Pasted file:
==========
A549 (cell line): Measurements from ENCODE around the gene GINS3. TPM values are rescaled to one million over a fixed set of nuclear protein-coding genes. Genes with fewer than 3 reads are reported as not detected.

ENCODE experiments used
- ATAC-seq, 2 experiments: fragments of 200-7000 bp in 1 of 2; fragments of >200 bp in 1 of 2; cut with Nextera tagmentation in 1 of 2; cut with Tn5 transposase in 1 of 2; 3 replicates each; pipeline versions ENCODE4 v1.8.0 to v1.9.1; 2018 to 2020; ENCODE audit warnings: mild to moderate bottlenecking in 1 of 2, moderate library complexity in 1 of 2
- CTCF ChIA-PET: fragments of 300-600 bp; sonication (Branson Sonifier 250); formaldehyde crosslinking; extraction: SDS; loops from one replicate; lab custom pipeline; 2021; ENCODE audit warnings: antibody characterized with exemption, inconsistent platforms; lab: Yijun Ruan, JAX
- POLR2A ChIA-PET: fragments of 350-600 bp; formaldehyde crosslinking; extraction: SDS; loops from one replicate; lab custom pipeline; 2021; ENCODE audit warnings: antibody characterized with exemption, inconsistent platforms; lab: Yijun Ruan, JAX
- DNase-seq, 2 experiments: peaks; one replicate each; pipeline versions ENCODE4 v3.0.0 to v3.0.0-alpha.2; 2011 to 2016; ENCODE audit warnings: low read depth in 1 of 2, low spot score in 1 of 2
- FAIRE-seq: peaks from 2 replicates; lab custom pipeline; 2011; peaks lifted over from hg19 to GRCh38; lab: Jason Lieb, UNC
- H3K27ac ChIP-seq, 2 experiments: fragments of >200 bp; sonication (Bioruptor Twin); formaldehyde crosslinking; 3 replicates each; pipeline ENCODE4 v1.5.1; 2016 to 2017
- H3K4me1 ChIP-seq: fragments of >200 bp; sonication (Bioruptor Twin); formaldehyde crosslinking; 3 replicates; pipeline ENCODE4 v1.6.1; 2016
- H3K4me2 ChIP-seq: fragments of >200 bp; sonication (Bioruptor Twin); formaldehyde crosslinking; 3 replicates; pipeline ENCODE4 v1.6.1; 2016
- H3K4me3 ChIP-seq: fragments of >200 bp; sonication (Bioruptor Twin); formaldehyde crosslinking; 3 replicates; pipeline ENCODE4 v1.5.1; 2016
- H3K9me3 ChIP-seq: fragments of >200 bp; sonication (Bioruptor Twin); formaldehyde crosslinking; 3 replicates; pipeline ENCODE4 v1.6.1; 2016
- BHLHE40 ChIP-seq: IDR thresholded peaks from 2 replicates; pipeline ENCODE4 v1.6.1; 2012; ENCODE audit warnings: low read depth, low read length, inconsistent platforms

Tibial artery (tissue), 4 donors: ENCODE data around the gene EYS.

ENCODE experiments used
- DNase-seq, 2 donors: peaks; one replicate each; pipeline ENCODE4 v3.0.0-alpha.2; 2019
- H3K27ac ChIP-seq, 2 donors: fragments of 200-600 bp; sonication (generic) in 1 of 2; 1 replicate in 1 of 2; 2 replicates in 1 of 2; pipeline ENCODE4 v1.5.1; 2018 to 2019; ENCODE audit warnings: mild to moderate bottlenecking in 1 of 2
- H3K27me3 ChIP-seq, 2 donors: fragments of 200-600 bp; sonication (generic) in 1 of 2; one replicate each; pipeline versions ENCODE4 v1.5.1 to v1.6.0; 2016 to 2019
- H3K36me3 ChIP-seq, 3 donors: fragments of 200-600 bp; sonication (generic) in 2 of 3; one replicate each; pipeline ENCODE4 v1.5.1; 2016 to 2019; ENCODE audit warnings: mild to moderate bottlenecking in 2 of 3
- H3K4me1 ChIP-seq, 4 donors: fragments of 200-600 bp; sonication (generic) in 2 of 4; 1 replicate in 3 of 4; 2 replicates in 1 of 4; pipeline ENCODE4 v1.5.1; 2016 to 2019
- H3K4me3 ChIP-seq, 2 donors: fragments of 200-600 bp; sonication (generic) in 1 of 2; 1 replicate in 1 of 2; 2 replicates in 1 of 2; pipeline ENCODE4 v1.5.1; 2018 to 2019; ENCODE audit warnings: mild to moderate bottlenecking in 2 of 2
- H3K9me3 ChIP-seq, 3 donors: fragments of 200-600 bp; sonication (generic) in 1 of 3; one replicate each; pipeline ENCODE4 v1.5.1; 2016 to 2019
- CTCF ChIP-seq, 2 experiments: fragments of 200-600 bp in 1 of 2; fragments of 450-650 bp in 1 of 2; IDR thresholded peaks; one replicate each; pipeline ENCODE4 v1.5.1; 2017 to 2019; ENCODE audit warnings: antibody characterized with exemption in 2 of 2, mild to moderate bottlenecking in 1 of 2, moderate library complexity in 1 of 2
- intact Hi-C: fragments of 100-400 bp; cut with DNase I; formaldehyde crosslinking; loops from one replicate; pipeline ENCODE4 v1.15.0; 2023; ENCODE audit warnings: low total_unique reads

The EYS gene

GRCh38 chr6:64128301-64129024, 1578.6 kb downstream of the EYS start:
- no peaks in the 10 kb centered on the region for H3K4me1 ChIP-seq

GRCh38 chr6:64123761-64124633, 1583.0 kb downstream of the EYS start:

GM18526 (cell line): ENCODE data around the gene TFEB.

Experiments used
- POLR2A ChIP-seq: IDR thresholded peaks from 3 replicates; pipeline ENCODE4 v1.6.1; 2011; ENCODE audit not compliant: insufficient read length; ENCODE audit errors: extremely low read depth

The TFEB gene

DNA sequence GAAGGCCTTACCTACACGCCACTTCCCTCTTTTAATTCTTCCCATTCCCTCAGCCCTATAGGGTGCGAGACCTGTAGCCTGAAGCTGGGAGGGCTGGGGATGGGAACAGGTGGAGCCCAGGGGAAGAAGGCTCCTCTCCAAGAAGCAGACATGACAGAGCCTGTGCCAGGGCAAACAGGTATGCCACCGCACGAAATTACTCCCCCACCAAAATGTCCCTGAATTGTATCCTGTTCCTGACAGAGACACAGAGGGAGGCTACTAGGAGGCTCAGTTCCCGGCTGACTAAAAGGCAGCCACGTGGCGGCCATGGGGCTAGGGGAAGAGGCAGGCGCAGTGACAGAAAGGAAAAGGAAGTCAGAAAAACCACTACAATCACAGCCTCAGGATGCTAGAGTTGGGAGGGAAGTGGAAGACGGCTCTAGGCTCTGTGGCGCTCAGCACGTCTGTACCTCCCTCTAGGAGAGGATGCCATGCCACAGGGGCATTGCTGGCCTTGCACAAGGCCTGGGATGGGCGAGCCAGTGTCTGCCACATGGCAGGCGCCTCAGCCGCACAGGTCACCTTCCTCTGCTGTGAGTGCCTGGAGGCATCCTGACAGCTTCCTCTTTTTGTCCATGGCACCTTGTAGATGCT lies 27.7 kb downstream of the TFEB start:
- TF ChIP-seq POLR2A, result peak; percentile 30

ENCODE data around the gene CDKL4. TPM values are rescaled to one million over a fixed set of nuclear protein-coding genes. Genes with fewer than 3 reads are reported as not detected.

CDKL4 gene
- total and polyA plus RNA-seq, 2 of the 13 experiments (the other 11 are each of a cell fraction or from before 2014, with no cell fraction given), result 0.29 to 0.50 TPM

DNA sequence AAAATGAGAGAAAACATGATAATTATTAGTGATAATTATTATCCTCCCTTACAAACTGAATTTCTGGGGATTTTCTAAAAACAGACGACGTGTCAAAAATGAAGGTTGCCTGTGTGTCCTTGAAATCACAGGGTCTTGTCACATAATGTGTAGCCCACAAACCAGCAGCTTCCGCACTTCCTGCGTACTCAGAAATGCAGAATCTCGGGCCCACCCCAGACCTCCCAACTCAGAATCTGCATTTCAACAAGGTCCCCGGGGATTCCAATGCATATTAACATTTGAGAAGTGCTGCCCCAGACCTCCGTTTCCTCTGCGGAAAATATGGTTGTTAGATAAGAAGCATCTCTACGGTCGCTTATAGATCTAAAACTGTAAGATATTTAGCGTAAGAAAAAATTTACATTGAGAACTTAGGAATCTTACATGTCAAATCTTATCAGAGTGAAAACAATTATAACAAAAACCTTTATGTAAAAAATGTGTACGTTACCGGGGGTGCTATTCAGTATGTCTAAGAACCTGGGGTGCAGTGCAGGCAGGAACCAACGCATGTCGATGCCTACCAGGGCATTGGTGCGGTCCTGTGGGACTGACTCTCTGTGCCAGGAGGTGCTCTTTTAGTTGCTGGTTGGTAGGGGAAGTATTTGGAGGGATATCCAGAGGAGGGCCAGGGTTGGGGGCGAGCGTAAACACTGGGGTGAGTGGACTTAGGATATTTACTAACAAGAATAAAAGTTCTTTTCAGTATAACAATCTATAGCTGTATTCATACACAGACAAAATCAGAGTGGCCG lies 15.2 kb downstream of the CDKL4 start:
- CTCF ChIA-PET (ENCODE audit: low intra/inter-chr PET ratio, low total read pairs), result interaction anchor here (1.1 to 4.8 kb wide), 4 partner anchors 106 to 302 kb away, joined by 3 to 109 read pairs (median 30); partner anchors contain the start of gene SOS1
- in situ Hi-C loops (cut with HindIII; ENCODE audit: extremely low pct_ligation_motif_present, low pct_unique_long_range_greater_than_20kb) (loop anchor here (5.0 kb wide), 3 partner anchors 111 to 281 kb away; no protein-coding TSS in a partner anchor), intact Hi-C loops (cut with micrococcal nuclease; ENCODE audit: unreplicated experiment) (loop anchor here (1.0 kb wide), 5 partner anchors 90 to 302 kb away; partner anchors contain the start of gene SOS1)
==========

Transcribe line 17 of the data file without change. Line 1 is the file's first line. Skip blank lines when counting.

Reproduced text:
- H3K27ac ChIP-seq, 2 donors: fragments of 200-600 bp; sonication (generic) in 1 of 2; 1 replicate in 1 of 2; 2 replicates in 1 of 2; pipeline ENCODE4 v1.5.1; 2018 to 2019; ENCODE audit warnings: mild to moderate bottlenecking in 1 of 2